“Of course,” he answers, running a hand through Adam’s hair. “Come on, we can see if we can make some sort of muffin or cake out of them after, hm?”

“You’re very bad at baking,” Pepper points out, because he is.

He grins and shrugs, letting Adam pull him away, the Them hurrying to keep pace. “I won’t get better at it by not doing it, I suppose.”

“But at the expense of the berries?” Brian mutters, distressed, and Crowley can’t help but laugh.


The years pass too quickly, quicker than he thought time could pass. Adam comes knocking on his door more often than not, and he does his best to be there when he does. He goes to his school plays and helps him with his homework. When Adam gets a miserable cold that lays out Mrs. Young as well, he goes over and takes care of them both, lets Adam curl miserable and fever-sick into his lap, and pushes his sweaty hair off of his forehead. When Adam’s being particularly difficult, Crowley is there, with an inhuman patience neither of his other parents have. They should try being king of hell, it’s an excellent primer for a child’s temper tantrum, and even at Adam’s worst, at his most surely and cranky and difficult, Crowley still loves him so much that he thinks his heart will burst from his chest.

Then it’s time to pick out a hellhound and release it, for Adam to start coming into his powers. When he names it Dog, and this vicious, powerful beast becomes a boy’s loving companion, Crowley just laughs, and couldn’t be prouder of Adam if he tried. He ends up cajoling Mr. Young into letting him keep it, saying it’ll teach him responsibility and character, and all that.

Unfortunately, this is also when Aziraphale figures out they’ve been hanging around the wrong boy.

“Don’t worry, we’ll figure it out,” he assures him, even though they won’t, of course. Crowley had wiped that night and his visit from the minds of all the nuns, and now he’s the only one that knows the truth.

Aziraphale looks really, properly worried, and Crowley feels like an absolute heel, but he can’t risk it, won’t risk his son, not for anyone, not even his angel.

He tries to pull Adam back when he runs into that witch that Crowley had literally run into with his car, but she fills his mind with all sorts of things, and because his mind is a powerful thing, those sort of things start appearing all over. It’s around this time that Aziraphale figures out where Adam is, exactly, and then Crowley has to run circles around everyone to keep all his secrets in place. Although, at this point, he doesn’t know why he’s bothering, since it’ll all be over in a couple days anyway.

None of it does matter, in the end. They’re all standing there, Shadwell and his woman, the four horsemen, Aziraphale, the Them, Michael, and Beelzebub. Adam has overcome the tug of his hellish powers, and Crowley didn’t know that was something he could do, that it was even possible, but perhaps he should have known better, should have known his son would be extraordinary, even among the impossible.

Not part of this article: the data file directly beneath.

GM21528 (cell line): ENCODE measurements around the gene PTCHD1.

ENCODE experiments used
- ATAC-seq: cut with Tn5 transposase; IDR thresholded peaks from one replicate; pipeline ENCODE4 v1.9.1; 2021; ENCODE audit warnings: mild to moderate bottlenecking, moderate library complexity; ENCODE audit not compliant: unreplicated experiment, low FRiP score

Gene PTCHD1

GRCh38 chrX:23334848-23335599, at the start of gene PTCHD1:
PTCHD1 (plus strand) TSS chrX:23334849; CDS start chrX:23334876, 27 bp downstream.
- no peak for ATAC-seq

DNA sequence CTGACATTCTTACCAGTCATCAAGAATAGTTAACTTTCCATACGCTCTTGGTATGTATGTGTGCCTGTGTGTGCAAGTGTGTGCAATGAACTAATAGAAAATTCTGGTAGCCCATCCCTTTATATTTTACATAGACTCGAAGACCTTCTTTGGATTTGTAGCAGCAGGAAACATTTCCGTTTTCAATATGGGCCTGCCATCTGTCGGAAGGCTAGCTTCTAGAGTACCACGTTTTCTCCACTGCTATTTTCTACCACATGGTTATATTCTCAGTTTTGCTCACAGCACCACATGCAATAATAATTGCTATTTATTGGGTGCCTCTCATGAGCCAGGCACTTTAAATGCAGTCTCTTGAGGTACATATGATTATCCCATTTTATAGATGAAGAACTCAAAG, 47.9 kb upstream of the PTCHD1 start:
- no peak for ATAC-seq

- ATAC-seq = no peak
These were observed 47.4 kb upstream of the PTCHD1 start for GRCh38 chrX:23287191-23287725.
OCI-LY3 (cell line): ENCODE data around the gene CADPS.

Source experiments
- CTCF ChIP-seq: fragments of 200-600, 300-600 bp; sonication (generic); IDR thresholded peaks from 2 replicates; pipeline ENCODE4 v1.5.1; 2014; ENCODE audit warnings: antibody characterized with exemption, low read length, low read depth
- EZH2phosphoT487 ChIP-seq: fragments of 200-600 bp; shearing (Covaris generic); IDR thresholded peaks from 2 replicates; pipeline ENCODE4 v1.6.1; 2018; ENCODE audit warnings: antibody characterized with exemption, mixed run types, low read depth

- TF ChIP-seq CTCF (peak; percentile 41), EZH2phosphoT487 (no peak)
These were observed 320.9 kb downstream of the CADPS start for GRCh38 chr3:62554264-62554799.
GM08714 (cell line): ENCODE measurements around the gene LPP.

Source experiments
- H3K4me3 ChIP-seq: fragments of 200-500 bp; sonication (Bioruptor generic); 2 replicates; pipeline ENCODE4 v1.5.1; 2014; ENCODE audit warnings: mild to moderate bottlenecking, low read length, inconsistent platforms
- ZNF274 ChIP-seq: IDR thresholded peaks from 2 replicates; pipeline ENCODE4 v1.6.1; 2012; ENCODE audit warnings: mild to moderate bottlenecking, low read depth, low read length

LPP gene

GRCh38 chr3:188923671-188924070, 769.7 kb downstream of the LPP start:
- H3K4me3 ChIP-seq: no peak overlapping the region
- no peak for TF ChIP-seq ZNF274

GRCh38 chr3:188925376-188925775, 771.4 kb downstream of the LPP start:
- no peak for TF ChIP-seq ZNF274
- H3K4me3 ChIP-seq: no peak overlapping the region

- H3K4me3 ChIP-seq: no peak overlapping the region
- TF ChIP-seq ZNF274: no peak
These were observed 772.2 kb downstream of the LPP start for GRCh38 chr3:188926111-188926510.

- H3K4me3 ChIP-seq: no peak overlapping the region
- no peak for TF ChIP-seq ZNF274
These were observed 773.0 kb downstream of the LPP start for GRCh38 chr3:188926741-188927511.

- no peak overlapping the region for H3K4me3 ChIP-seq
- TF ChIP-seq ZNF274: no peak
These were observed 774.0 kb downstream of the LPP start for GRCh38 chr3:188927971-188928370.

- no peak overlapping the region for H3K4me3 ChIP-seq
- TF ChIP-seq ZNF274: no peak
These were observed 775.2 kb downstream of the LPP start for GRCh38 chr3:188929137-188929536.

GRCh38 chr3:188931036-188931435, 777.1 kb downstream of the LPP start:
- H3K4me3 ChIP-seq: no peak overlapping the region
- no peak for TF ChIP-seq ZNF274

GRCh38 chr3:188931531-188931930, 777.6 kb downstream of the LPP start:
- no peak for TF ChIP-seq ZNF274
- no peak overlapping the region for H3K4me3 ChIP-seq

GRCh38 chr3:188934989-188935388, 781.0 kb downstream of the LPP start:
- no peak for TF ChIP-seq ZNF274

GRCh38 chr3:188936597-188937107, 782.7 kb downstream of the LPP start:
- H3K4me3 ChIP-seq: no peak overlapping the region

He could have probably snapped him out of it, but he thinks it’s better this way, that it was his human friends that mattered more than all that power, in the end.

Still, what he can’t help focusing on is the horsemen, who he’s never seen properly with his own eyes. Pollution catches his attention first, for obvious reasons.

That’s his crown.

Famine is holding a very specific set of scales, and how did Raquel even lose those, and he leans over to nudge Aziraphale in the side and mutter, “Isn’t that your sword?”

“Shut up,” he hisses, elbowing him in the side and shooting a terrified look at Michael. Crowley’s surprised to see her here, actually. He’d have though she’d send Uriel, who’s been dealing with all the fiddley bits of the apocalypse until now.

His eyes keep being pulled to Death and then sliding away, like he can’t focus properly, and something about that feels familiar to him, but he can’t place as to why.

“Look,” Beelzebub says reasonably, “just order the start to apocalypse, and we’ll take care of the rest, and you can have whatever’s left. That’ll be nice, right? We won’t linger, we’re not interested in earth.”

Except as a battlefield. Someplace where angels and demons are equally disadvantaged.

“No,” Adam says, spine straight, “I don’t want to rule over earth, and I like earth the way it is.”

“Your father won’t be happy about that,” Beelzebub says, and Crowley winces. He’d rather not be dragged into this, all things considered.

Adam’s face settles into a scowl. “Do you mean Satan? He’s not my father!” Oh, that hurts rather more than he’d expected it to. “My father is the man who raised me, who’s been there my whole life, not some stranger who I’ve never met! If that man was really my father, then he’d be here now!”

There’s a moment where no one does anything at all. The horsemen exchange glances, and Michael and Beelzebub blink, turning to each other, then back to Adam, then their gazes drift over to land on him. It’s all eerily in sync. He starts to shake his head, but it’s too late. “But he is here,” Beelzebub says.